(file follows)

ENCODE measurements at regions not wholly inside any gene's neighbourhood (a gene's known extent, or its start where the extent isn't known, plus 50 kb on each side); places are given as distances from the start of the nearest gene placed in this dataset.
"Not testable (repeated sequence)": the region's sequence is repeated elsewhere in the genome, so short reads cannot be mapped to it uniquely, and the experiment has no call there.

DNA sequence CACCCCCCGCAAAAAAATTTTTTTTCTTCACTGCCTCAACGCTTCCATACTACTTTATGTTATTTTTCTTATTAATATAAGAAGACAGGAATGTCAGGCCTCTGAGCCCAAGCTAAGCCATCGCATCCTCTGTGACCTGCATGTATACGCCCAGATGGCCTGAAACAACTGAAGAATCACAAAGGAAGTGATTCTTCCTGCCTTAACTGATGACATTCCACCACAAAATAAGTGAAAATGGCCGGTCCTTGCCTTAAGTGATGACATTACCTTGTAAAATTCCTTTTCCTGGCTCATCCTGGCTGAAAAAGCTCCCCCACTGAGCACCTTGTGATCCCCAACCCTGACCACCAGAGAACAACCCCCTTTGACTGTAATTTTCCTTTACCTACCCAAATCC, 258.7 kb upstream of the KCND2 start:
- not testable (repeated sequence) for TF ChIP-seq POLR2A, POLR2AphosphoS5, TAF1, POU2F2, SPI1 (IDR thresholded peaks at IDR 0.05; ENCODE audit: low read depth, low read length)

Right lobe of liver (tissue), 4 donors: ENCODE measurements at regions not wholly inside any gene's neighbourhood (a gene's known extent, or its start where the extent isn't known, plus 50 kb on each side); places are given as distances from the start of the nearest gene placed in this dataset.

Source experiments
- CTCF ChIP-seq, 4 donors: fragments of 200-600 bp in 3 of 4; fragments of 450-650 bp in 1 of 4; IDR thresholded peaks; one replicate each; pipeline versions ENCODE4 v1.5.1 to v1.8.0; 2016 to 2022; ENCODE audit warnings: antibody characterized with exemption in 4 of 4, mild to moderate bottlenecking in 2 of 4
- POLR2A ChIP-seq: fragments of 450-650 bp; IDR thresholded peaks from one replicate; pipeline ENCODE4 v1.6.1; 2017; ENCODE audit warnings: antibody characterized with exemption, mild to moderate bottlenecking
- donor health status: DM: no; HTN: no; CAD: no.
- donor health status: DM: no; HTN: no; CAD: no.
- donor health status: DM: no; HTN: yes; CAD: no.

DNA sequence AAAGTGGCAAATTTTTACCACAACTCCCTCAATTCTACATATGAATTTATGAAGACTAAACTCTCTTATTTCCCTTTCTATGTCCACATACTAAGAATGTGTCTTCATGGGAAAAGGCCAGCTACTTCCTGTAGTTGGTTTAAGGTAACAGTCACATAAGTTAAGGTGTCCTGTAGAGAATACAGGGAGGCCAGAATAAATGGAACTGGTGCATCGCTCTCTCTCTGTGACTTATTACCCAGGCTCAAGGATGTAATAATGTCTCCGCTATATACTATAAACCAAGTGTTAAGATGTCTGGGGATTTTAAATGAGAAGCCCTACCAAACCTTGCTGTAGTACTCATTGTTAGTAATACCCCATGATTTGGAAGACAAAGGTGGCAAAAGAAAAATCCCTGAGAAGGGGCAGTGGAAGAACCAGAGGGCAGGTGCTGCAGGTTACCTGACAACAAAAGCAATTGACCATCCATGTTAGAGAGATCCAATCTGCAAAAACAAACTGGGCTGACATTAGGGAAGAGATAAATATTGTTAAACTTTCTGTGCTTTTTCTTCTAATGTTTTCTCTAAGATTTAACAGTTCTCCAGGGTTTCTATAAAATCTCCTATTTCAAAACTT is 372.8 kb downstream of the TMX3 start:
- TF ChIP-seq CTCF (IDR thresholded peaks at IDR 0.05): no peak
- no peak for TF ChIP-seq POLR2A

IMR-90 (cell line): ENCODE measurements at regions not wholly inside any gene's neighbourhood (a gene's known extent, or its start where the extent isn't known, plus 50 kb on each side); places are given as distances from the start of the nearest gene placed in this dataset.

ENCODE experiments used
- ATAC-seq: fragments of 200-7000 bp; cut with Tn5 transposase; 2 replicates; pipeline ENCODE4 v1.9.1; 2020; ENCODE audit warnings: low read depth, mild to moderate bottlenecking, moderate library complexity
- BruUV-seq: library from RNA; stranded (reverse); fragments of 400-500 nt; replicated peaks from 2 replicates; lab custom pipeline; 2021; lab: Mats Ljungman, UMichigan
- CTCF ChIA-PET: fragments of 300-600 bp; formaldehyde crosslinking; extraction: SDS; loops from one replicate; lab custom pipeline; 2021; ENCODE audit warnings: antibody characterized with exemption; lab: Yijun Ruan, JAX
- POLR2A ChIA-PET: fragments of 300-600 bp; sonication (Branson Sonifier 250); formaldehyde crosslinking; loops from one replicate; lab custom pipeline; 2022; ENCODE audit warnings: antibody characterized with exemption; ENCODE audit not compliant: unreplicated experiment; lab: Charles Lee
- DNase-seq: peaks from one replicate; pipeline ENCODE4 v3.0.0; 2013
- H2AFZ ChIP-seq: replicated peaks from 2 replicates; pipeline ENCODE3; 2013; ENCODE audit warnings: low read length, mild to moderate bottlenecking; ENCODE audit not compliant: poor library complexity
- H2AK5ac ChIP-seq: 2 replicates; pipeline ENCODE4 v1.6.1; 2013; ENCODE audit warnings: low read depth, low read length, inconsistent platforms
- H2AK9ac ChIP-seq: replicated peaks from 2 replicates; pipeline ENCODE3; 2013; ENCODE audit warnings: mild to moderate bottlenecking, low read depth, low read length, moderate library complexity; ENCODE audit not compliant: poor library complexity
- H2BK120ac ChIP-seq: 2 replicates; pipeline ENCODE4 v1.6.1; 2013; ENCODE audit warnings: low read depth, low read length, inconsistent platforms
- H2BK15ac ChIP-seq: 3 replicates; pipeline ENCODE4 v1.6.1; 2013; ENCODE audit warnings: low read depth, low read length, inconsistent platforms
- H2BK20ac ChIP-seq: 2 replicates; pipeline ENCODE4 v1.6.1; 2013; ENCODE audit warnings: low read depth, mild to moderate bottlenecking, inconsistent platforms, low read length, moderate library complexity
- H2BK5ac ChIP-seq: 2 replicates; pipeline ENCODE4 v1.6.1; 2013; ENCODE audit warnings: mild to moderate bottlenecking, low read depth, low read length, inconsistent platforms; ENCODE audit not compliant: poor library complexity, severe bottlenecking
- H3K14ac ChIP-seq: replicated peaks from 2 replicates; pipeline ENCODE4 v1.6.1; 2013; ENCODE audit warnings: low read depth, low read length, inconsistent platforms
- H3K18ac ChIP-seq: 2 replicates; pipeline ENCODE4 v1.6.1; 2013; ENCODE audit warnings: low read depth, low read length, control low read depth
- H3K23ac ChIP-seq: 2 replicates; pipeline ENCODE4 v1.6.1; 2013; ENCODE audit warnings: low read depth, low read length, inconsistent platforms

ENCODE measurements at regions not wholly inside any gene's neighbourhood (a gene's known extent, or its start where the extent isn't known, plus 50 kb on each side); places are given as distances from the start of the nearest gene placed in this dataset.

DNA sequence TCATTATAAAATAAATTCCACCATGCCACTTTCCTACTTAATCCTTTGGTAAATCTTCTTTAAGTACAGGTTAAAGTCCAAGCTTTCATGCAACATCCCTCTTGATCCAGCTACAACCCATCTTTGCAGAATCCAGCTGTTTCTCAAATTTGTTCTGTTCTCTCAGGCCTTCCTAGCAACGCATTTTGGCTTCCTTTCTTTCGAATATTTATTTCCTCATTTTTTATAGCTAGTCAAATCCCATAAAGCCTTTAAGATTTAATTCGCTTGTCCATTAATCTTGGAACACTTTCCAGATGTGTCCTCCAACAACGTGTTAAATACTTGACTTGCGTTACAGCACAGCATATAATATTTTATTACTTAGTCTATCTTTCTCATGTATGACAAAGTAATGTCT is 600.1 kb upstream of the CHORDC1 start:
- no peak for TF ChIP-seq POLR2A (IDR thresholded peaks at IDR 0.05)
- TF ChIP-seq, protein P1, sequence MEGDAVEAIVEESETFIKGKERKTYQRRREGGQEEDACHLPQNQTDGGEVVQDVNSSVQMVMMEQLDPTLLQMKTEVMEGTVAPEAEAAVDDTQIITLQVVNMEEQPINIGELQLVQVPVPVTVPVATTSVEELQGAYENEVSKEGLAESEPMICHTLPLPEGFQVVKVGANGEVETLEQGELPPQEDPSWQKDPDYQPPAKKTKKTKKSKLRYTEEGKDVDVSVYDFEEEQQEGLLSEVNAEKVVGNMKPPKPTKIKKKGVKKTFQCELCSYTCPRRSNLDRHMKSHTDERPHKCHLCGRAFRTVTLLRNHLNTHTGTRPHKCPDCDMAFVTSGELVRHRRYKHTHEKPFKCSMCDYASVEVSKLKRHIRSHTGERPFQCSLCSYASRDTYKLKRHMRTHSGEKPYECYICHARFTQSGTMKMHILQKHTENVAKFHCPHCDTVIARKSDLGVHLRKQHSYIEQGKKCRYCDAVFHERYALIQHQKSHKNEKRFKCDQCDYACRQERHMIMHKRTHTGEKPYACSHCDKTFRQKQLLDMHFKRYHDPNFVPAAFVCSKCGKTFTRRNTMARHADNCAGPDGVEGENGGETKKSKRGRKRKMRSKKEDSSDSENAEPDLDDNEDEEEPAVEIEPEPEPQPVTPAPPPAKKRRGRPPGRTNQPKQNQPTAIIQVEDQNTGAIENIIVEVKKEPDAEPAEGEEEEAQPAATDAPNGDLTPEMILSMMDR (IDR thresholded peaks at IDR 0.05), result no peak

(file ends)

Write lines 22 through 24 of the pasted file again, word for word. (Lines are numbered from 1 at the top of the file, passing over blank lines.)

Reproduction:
- H2AFZ ChIP-seq: replicated peaks from 2 replicates; pipeline ENCODE3; 2013; ENCODE audit warnings: low read length, mild to moderate bottlenecking; ENCODE audit not compliant: poor library complexity
- H2AK5ac ChIP-seq: 2 replicates; pipeline ENCODE4 v1.6.1; 2013; ENCODE audit warnings: low read depth, low read length, inconsistent platforms
- H2AK9ac ChIP-seq: replicated peaks from 2 replicates; pipeline ENCODE3; 2013; ENCODE audit warnings: mild to moderate bottlenecking, low read depth, low read length, moderate library complexity; ENCODE audit not compliant: poor library complexity